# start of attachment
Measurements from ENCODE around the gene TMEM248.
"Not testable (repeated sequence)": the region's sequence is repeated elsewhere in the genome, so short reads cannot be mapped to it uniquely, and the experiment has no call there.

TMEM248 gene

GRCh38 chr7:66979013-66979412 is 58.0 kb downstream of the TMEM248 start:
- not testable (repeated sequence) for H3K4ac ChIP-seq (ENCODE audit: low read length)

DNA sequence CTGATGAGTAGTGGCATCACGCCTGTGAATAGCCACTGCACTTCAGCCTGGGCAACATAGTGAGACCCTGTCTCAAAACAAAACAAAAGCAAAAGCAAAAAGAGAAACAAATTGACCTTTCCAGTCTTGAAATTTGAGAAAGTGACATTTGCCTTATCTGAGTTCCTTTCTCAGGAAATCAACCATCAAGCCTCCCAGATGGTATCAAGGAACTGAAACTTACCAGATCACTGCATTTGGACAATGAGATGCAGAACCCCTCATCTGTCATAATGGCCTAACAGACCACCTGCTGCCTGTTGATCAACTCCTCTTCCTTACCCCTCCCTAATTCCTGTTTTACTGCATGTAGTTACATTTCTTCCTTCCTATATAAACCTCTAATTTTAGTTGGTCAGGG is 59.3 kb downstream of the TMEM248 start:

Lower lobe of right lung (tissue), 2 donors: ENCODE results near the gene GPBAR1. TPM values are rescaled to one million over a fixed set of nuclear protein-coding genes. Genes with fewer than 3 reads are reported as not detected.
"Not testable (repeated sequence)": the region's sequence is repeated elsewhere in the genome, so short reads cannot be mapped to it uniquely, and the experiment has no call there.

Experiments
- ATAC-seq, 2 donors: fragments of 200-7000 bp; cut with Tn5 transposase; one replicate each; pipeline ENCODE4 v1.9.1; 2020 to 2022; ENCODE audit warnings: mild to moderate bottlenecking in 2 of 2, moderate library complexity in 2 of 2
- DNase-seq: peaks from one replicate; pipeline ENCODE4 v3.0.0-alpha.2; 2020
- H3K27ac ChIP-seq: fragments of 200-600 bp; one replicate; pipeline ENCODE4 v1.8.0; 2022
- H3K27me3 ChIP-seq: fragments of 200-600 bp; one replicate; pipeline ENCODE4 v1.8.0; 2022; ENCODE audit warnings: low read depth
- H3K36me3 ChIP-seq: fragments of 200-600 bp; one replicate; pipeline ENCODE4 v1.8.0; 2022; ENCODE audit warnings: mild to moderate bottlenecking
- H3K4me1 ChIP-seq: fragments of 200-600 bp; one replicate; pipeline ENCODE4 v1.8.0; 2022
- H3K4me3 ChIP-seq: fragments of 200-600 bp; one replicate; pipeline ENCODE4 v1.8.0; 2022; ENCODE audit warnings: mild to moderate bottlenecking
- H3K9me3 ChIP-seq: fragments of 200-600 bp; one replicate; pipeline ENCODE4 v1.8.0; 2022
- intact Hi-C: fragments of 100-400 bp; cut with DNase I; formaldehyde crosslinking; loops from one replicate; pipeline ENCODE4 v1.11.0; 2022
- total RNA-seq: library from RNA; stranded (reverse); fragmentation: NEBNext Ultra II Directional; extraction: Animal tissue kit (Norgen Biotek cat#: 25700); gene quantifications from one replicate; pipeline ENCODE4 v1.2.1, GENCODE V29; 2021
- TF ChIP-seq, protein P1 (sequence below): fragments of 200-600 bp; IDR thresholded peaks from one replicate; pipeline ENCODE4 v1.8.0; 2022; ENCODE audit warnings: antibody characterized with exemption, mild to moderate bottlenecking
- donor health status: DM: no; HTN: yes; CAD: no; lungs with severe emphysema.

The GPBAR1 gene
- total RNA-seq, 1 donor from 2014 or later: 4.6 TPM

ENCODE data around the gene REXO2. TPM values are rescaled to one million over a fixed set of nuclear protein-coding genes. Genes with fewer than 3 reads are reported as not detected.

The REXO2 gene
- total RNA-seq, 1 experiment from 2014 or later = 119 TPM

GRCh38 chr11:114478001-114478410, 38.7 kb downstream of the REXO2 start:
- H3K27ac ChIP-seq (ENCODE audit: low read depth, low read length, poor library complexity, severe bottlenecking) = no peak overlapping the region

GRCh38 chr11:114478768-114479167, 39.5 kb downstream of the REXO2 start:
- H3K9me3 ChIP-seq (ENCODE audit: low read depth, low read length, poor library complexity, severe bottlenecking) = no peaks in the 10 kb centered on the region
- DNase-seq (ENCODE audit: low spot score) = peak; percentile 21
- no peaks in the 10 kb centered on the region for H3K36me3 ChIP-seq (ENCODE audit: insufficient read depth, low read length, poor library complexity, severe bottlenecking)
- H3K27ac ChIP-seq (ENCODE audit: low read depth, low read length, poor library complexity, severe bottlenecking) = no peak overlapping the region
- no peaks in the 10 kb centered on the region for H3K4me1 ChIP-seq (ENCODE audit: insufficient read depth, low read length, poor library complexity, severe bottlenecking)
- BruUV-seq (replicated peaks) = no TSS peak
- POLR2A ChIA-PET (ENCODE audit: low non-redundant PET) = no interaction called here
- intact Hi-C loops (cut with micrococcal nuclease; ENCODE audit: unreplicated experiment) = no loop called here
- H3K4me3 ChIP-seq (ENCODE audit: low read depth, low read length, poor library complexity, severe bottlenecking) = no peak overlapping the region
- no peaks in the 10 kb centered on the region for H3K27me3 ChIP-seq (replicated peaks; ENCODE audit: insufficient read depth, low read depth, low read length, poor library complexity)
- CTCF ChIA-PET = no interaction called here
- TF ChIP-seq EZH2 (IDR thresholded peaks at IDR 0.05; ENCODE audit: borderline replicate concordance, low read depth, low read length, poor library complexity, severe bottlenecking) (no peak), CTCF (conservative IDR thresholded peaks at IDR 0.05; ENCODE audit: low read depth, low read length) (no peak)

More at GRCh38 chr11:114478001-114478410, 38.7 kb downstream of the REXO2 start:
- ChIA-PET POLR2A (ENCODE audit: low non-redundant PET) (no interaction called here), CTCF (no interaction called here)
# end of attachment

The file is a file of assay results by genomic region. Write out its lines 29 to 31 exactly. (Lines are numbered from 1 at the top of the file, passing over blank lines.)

GRCh38 chr11:114478768-114479167, 39.5 kb downstream of the REXO2 start:
- H3K9me3 ChIP-seq (ENCODE audit: low read depth, low read length, poor library complexity, severe bottlenecking) = no peaks in the 10 kb centered on the region
- DNase-seq (ENCODE audit: low spot score) = peak; percentile 21